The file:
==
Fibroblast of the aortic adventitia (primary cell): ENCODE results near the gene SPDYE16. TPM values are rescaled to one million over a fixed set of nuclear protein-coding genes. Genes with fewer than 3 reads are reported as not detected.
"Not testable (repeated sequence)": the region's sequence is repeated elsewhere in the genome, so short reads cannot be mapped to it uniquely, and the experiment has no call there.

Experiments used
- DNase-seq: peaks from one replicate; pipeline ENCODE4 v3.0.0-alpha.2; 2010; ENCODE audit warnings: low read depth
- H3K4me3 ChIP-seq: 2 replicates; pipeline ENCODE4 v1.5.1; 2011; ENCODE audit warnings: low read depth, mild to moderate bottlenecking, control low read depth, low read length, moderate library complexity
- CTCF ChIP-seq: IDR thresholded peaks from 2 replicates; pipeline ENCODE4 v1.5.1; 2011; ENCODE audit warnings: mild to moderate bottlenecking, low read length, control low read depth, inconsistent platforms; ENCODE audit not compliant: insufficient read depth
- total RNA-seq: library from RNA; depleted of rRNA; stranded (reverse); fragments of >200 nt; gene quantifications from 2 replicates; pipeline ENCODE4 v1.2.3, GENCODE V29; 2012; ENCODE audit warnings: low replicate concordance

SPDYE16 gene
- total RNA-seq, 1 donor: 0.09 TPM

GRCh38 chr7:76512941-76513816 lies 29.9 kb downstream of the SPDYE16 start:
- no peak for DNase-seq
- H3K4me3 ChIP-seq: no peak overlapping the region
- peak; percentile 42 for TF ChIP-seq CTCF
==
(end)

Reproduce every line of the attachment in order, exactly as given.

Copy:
Fibroblast of the aortic adventitia (primary cell): ENCODE results near the gene SPDYE16. TPM values are rescaled to one million over a fixed set of nuclear protein-coding genes. Genes with fewer than 3 reads are reported as not detected.
"Not testable (repeated sequence)": the region's sequence is repeated elsewhere in the genome, so short reads cannot be mapped to it uniquely, and the experiment has no call there.

Experiments used
- DNase-seq: peaks from one replicate; pipeline ENCODE4 v3.0.0-alpha.2; 2010; ENCODE audit warnings: low read depth
- H3K4me3 ChIP-seq: 2 replicates; pipeline ENCODE4 v1.5.1; 2011; ENCODE audit warnings: low read depth, mild to moderate bottlenecking, control low read depth, low read length, moderate library complexity
- CTCF ChIP-seq: IDR thresholded peaks from 2 replicates; pipeline ENCODE4 v1.5.1; 2011; ENCODE audit warnings: mild to moderate bottlenecking, low read length, control low read depth, inconsistent platforms; ENCODE audit not compliant: insufficient read depth
- total RNA-seq: library from RNA; depleted of rRNA; stranded (reverse); fragments of >200 nt; gene quantifications from 2 replicates; pipeline ENCODE4 v1.2.3, GENCODE V29; 2012; ENCODE audit warnings: low replicate concordance

SPDYE16 gene
- total RNA-seq, 1 donor: 0.09 TPM

GRCh38 chr7:76512941-76513816 lies 29.9 kb downstream of the SPDYE16 start:
- no peak for DNase-seq
- H3K4me3 ChIP-seq: no peak overlapping the region
- peak; percentile 42 for TF ChIP-seq CTCF